Mansions.   From my quick look-around, I see that Dignowity Hill has approximately three rock or block mansions. The magnificent high Victorian and Greek revival stone house known as the Elmendorf house is on Burleson Street. The landmarked structure built in 1884 was designed by Alfred Giles and sits on a raised foundation and on a hill. The result is a very successfully sited house that oozes prominence!

Another example is the “yellow house” at the corner of N Olive and Nolan Streets. Built of rocks and blocks (brick), the Neoclassical house is in visible disrepair but still very salvageable with a dedicated owner and focused effort (thank you, Google).728 nolan

On the opposite corner across the two parks at the corner of N Olive and Hays Streets is a Colonial Revival brick house. Just as stately, the house will hopefully undergo rehabilitation soon.  IMG_5699

Romantic Revivals.   Another house style, albeit rare, found in the neighborhood is the plan layout that creates a symmetrical front façade. One distinguishing feature of these houses is a very simple rectangular front volume.  Another feature or by-product of the simple front elevation is either a fully continuous front porch or several front porches covering the majority of the front of the house. I currently know of only three of such houses in the Dignowity Hill Historic District. If anyone knows of other stone houses with symmetrical front elevations please let me know so that I can include them here. The house on Olive Street is made of structural brick while Nolan Street (photo by M. Jacob) and Crockett Street are both structural limestone and caliche. All three houses are currently undergoing extensive renovations and rehabilitations to bring them up to contemporary living standards. Although an older house and folk German in style, the Dullnig-Schneider house at the bottom of Nolan Street is in this same unique category.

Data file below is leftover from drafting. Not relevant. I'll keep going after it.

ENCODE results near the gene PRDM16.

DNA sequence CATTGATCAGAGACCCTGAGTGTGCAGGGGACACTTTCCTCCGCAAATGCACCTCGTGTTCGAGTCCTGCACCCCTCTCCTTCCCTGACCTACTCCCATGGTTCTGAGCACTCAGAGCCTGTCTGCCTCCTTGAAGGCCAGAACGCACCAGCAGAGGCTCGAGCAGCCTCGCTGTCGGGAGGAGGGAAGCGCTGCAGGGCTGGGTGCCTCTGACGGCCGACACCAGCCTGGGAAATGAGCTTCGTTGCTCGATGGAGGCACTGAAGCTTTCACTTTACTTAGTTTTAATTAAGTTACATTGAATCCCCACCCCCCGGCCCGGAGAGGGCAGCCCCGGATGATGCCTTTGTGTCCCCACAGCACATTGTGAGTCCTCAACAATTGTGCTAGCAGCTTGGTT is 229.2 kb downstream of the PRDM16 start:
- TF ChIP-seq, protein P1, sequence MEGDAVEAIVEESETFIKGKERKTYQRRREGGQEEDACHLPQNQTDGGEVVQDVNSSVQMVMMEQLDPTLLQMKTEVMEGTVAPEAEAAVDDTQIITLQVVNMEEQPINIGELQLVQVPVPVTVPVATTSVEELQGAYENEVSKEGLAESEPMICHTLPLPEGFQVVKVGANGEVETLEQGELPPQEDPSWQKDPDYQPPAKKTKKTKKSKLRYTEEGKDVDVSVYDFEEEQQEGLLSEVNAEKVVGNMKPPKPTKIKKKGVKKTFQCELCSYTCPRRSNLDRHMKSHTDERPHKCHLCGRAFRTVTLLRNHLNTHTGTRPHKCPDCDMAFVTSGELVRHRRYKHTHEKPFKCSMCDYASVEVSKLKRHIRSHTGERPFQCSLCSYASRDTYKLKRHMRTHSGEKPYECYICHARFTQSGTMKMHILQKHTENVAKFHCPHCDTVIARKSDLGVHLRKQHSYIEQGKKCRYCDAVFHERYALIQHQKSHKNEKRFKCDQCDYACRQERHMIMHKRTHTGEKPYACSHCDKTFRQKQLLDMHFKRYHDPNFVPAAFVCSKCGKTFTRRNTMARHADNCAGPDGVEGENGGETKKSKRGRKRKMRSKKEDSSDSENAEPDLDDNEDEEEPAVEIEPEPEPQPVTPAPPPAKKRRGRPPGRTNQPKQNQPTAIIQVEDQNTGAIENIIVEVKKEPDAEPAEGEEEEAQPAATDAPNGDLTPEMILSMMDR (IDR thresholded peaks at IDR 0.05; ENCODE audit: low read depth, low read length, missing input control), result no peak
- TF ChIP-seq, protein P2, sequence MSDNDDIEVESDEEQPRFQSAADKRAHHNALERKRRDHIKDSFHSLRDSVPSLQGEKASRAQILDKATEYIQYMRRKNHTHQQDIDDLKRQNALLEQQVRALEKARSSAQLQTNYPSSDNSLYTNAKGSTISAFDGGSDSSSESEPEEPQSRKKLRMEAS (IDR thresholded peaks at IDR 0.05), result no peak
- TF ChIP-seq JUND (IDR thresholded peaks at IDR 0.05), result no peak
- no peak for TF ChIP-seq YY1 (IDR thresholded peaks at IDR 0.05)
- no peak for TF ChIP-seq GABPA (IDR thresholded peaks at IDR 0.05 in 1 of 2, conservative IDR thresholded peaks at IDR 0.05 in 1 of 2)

As with all houses, regular maintenance is necessary. We all know how to maintain wood structures so we can simply say that just a few replacement boards and a bit of paint is all we need. Wood is relatively inexpensive, easy to source and easy to load up into a Honda for your next project. Easy.  I love it.  I use wood all of the time!